Why I Couldn’t Have a “Harry Potter” Classroom
I spent the time between landing my first teaching job and the first day of the school year dreaming about a Harry Potter-themed classroom. It was obvious that I would decorate my space like a classroom straight out of Hogwarts. Not only was I obsessed with the series but my students also read Harry Potter and the Sorcerer’s Stone for their summer reading assignment. It seemed perfect that when they walked into the classroom on their first day of seventh grade, they would enter a place where learning was magical and where books could come alive. After all, wasn’t that my job as their English teacher?
I wanted to go beyond decorating. Since they read the book over the summer, I thought I could really make Harry Potter part of the curriculum. There was so much we could do. I was eager to analyze symbols, compare the books to the films, and listen to podcasts. I would leave no (sorcerer’s) stone unturned when it came to including Harry Potter in my classroom.
These plans all disappeared as quickly as leprechaun’s gold when another teacher informed me that some of my incoming students were not allowed to read Harry Potter. Realizing how uncomfortable a themed classroom would make these students, I rolled up my posters and stowed away my wands.
Despite the few students who couldn’t join in on the phenomenon surrounding the boy wizard, I had other students who asked when we would talk about Harry Potter. They put in the work. They tracked Harry’s heroic journey. They analyzed the importance of Hagrid’s character. That work shouldn’t be for nothing. I was eager to teach lessons centered on Harry Potter, but I couldn’t exclude those who weren’t allowed to read it. This was the same problem all teachers face: the balance between the one and the many.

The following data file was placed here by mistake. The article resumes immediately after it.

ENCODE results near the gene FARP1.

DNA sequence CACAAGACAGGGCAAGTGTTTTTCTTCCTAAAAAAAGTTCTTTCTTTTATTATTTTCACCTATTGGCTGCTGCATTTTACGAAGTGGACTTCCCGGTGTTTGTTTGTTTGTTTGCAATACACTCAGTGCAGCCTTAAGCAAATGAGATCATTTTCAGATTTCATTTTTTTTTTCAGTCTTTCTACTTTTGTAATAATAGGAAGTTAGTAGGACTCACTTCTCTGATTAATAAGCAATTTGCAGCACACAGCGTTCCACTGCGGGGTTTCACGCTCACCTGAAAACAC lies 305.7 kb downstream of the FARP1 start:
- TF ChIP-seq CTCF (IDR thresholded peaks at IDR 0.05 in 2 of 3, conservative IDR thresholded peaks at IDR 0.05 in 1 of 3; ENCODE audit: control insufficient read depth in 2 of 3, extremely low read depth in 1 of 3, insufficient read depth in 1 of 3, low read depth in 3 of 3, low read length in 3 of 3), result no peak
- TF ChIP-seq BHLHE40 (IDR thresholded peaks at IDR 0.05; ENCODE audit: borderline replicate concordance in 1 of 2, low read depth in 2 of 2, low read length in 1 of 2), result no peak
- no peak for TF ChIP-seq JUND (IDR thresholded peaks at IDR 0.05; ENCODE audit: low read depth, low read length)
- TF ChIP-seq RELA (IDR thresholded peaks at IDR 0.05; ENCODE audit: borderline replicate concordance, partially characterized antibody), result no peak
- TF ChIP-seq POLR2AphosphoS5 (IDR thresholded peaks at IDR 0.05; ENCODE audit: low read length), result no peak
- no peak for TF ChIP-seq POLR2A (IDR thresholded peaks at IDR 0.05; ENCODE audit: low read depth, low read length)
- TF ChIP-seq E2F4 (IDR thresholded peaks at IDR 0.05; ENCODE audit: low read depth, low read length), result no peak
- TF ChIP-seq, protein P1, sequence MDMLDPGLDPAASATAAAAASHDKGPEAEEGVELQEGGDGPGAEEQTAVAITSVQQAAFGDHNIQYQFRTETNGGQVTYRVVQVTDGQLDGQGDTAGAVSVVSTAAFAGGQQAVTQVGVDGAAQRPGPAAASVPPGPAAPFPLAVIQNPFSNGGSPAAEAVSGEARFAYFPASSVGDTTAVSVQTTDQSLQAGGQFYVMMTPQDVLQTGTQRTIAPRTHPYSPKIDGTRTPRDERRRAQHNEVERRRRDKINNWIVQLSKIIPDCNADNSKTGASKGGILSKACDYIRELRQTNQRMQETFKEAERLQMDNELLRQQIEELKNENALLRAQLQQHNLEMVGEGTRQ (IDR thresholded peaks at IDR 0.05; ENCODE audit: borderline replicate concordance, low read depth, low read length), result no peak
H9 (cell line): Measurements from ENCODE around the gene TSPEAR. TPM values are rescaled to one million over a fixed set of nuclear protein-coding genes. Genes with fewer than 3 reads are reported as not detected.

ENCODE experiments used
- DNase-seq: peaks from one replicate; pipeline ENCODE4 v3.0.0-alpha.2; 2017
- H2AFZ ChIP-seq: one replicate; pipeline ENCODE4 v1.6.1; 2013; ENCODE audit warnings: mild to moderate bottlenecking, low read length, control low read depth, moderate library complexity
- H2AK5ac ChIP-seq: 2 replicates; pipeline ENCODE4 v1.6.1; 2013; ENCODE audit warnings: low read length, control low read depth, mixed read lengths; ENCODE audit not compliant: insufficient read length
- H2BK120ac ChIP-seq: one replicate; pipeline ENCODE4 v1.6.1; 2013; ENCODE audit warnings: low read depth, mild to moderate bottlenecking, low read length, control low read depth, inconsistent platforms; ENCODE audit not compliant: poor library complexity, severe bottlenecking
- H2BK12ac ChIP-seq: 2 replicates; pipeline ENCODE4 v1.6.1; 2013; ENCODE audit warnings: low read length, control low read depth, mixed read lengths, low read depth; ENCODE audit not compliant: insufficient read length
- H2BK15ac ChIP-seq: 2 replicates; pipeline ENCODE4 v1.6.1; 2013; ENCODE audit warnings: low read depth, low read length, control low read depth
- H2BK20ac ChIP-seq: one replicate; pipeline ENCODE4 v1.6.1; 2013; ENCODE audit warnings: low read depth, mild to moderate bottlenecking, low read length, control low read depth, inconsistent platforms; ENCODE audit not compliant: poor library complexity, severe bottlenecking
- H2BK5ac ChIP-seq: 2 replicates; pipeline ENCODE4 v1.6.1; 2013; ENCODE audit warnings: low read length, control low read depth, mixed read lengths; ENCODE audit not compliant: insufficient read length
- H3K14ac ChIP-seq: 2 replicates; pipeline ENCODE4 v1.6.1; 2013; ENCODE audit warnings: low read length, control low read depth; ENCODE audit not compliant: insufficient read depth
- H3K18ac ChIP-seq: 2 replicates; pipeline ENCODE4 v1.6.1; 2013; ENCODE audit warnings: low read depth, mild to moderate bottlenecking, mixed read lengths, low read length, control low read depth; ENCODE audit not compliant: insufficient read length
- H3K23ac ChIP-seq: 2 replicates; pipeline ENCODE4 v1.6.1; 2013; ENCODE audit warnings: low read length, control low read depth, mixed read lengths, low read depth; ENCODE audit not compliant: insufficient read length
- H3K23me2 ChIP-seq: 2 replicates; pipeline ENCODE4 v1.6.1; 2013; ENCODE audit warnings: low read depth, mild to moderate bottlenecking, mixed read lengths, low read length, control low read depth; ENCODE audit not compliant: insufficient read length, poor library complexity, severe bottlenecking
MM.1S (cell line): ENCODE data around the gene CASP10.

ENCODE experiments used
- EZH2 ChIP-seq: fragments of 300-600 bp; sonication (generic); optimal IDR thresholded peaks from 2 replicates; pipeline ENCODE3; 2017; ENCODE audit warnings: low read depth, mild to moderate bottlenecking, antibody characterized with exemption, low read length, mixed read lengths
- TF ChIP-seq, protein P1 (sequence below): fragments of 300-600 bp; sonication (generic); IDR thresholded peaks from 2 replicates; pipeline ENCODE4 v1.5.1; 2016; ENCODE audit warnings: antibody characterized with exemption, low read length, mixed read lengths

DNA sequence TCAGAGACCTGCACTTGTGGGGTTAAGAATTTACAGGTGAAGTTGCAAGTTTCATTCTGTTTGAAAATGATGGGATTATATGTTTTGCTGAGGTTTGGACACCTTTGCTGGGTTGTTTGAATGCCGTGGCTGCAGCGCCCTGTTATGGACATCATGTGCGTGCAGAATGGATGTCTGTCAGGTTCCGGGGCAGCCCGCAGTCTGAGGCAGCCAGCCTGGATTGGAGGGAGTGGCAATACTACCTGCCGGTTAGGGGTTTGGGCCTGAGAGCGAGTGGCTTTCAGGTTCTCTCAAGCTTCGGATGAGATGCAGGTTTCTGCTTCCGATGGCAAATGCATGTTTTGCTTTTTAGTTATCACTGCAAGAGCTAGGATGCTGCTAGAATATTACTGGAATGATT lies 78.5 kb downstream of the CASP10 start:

I decided to incorporate Harry Potter in smaller ways. As an activity on the second day of school, the students took a Sorting Hat quiz. As soon as I told the class they would be sorted like Harry Potter and his friends, a hand shot up. “I didn’t read it!” one student announced. I explained that it was a personality quiz and didn’t require any knowledge of the book or witchcraft. They were skeptical but obliged. It was an opportunity to build community. I wanted to show how people with different personalities and values make up one classroom.
Students continued to ask, “Are we going to talk about Harry Potter?” I felt crushed. I wanted to tell them that I wanted to talk about the book too. Unfortunately, I couldn’t.
Eventually, I took the students to the library to discuss the book. I explained that there would be different discussion questions for students who didn’t read it. “I didn’t read Harry Potter!” one of them shouted (sometimes, twelve-year-olds are terrible at listening to directions). After explaining again, it went smoothly. This was another successful way of incorporating Harry Potter in a way that catered to the students who wanted to talk about the book without alienating students who couldn’t read it.
Ultimately, having a classroom where all the students felt welcome was more important than having a room that apparated students to Hogwarts when they opened the door. Even if it is not a key part of my decor or lessons, Harry Potter is still integral to building relationships with some students. Harry Potter isn’t the first thing you see when you enter my room, but it is there. It is in the students who get to class early to ask my opinion of Fantastic Beasts: The Crimes of Grindelwald. It is in the drawings they excitedly show me of Nifflers. Harry Potter is within them, “but why on earth should that mean that it is not real?” (DH 723).